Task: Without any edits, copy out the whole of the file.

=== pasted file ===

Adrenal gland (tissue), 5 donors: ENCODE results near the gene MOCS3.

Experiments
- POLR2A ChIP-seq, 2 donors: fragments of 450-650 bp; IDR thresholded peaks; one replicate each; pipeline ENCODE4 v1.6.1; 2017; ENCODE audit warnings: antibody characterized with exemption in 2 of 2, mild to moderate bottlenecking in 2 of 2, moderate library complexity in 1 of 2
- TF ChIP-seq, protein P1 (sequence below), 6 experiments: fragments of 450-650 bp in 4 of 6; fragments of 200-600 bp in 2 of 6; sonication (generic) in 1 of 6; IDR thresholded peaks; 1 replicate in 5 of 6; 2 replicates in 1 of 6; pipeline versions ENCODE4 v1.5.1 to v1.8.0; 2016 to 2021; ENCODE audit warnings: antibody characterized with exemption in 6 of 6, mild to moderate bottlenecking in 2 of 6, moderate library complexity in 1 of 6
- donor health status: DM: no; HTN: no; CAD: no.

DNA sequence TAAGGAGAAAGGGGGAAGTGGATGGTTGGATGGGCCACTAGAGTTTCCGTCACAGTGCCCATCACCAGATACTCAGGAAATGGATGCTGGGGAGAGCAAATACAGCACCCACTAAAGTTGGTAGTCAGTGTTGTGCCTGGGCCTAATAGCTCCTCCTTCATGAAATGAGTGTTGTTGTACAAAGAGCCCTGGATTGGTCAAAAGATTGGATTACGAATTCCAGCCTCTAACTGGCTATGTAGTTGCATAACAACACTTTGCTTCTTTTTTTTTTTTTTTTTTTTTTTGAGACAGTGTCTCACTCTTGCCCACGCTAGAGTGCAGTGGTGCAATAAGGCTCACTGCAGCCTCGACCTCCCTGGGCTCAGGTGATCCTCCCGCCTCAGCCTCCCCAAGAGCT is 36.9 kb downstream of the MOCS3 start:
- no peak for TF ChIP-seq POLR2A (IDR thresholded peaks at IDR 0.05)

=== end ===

Adrenal gland (tissue), 5 donors: ENCODE results near the gene MOCS3.

Experiments
- POLR2A ChIP-seq, 2 donors: fragments of 450-650 bp; IDR thresholded peaks; one replicate each; pipeline ENCODE4 v1.6.1; 2017; ENCODE audit warnings: antibody characterized with exemption in 2 of 2, mild to moderate bottlenecking in 2 of 2, moderate library complexity in 1 of 2
- TF ChIP-seq, protein P1 (sequence below), 6 experiments: fragments of 450-650 bp in 4 of 6; fragments of 200-600 bp in 2 of 6; sonication (generic) in 1 of 6; IDR thresholded peaks; 1 replicate in 5 of 6; 2 replicates in 1 of 6; pipeline versions ENCODE4 v1.5.1 to v1.8.0; 2016 to 2021; ENCODE audit warnings: antibody characterized with exemption in 6 of 6, mild to moderate bottlenecking in 2 of 6, moderate library complexity in 1 of 6
- donor health status: DM: no; HTN: no; CAD: no.

DNA sequence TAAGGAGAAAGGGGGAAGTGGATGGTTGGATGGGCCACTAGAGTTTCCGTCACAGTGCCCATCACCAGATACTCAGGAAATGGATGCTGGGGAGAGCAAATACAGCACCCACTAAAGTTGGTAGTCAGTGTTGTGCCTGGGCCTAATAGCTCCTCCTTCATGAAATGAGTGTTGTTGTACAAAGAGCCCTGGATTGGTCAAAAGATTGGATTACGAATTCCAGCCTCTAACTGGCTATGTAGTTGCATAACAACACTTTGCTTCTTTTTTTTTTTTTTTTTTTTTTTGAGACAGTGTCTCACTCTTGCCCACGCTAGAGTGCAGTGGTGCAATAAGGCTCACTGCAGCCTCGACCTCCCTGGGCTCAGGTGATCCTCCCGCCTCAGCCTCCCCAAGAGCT is 36.9 kb downstream of the MOCS3 start:
- no peak for TF ChIP-seq POLR2A (IDR thresholded peaks at IDR 0.05)